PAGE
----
• Section four: Tec40 Instructor Guide each other for gas pressure. Delayed or confused responses suggest that narcosis may be an issue.F. If you discover a team mate missing from you: 1. Remaining team should stay together and search briefly, if appro- priate. 2. Regroup at a designated point/abort dive -- this should be part of your Logistics (Live) step in dive planning. If a team mate doesn’t show after a reasonable period, your plan may call for a brief search, limits allowing. 3. If you fail to reunite on the bottom, return to the ascent point. You often regroup there. 4. In some circumstances, a separated team mate may have to ascend independently under a lift bag or DSMB. Support divers, if pres- ent, may notify you when they’ve made contact. 5. Do not continue the dive with a broken group -- this violates the team concept. If after enacting your plans for regrouping you can’t reunite, the dive should end.Tec 40 Knowledge Development Threeother Delivery Content, Tec 40-6 Study assignment: Tec 40 Handout 6I. Managing Oxygen Exposure ContinuedLearning ObjectivesBy the end of this section, you should be able to answer these questions:1. What are Oxygen Tolerance Units (OTUs)?2. How do you use OTUs to manage oxygen exposure?3. How do you use the CNS “clock” to manage oxygen exposure?4. What is the basis for CNS clock surface interval credit?5. Why may you choose an EANx blend than has a PO2 less than 1.4 at the work-ing depth for a particular dive?A. As you already learned, you need to manage your oxygen exposure when PADI ® 4-96 padi.com
    • Instructor Guide Section four: Tec40 using EANx (and later oxygen as a Tec 45 diver) to avoid pulmonary and CNS oxygen toxicity. 1. Recall that your primary prevention of CNS toxicity is in keeping your oxygen partial pressure below the critical thresholds of 1.4 (working part of the dive) and 1.6 (decompression at rest). 2. Because it is a biochemical process, there must be an exposure-time rela- tionship involved with the onset of CNS toxicity. However, there are so many other physiological variables involved that, for practical purposes, the relationship is useless for reliably predicting CNS toxicity. 3. Pulmonary oxygen toxicity does have a useful time-exposure relationship that allows reliable predictions. a. OTUs (Oxygen Toxicity Units or Oxygen Tolerance Units, depend- ing upon the reference) and the “CNS clock” both help you pre- vent pulmonary oxygen toxicity. b. As a Tec 40 diver, pulmonary oxygen toxicity is highly unlikely, but possible if you make several dives in a short period using EANx with high oxygen (like EANx50).B. OTUs 1. OTUs are units that measure your oxygen exposure as a dose. A given time at a given PO2 yields a certain number of OTUs based on a simple mathematical equation. 2. At the Tec 40 level, as you know, you use your desk top decompression software to calculate your OTUs. a. You enter the actual gases you use (EANx blend) for your bottom depth and time, and for your decompression stops and times. 3. OTU limits vary depending upon how much diving you’re doing. a. The Oxygen Tolerance Units Exposure Limits table in the Appendix of the Tec Deep Diver Manual shows you the limits based on the number of days diving. b. The Total OTUs for Mission is the limit for all OTUs together over the given number of days. c. The Average OTUs per day is the maximum allowed in a single day. d. Note that at 11 days on, the daily limit is 300 OTUs. PADI ®padi.com 4-97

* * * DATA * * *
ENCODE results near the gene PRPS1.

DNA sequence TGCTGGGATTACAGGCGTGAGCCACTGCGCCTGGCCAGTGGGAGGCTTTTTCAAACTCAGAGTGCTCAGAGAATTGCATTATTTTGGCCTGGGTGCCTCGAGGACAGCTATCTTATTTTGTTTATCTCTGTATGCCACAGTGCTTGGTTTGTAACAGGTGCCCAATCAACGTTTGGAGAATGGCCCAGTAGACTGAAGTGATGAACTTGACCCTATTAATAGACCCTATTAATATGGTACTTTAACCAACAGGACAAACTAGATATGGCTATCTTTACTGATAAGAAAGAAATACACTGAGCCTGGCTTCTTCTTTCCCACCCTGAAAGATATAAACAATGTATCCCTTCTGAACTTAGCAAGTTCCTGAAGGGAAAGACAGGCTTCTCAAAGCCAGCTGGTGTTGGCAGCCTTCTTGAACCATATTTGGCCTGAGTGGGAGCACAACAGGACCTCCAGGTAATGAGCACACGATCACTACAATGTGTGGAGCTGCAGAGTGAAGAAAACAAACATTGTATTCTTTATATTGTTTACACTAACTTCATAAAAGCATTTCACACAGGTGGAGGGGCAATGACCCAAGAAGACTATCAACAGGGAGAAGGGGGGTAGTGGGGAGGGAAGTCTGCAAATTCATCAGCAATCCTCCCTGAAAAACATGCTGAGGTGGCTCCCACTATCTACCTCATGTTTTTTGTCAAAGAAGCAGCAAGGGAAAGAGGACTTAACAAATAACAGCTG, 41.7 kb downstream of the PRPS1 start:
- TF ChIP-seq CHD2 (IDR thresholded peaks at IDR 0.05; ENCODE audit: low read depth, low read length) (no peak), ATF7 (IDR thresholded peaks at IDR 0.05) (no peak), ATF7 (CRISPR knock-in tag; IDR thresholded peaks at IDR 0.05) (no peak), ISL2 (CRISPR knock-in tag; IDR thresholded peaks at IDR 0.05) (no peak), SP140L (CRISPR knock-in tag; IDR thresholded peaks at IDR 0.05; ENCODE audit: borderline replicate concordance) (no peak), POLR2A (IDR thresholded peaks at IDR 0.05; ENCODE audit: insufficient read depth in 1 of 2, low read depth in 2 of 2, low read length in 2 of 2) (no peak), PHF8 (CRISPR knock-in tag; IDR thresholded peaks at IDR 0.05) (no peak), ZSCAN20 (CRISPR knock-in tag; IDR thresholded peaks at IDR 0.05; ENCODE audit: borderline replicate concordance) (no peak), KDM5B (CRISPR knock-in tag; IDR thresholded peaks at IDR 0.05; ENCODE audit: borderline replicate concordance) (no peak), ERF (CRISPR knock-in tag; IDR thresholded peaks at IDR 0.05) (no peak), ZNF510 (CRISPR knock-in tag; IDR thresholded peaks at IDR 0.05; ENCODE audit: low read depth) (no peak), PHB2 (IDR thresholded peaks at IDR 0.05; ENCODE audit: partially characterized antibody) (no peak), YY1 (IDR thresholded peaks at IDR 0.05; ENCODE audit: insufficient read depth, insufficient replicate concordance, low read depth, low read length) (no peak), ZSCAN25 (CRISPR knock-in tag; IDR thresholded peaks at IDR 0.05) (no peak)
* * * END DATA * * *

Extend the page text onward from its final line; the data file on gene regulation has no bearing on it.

• Section four: Tec40 Instructor Guide • Many tec divers use 300 OTUs per day as the limit, even if diving for fewer than 11 days. This keeps things simple and conservative. • You’ll find that 300 OTUs covers a lot of diving – this is a very workable approach even at higher tec diving levels. e. Check your OTUs with your desk top decompression software after each dive.C. CNS clock 1. It seems somewhat redundant to calculate the “CNS clock” and OTUs, but this is the state of practice in tec diving. 2. As you know, you calculate CNS clock with your desk top decom- pression software. The CNS clock is expressed as a percent of the allowable exposure – so it should not exceed 100 percent. a. Most software calculates OTUs and CNS clock simultaneous- ly. 3. There is oxygen surface interval credit for the CNS clock. a. Between dives, your body begins reversing the effects of oxy- gen exposure. This means there is potential for crediting time at the surface. b. The basis for CNS surface interval credit is hospital patients undergoing long term oxygen exposure. The system has a good field record with use. c. Most desk top decompression software will credit your CNS exposure when you plan repetitive dives. d. The system has variations, so different decompression pro- grams may give somewhat different results. You can also refer- ence the CNS Surface Interval Table in the appendix of the Tec Deep Diver Manual. e. Note that there is no surface interval credit for OTUs. 4. As always, stay well within CNS and OTU limits.D. Oxygen exposure and gas blend choice PADI ® 4-98 padi.com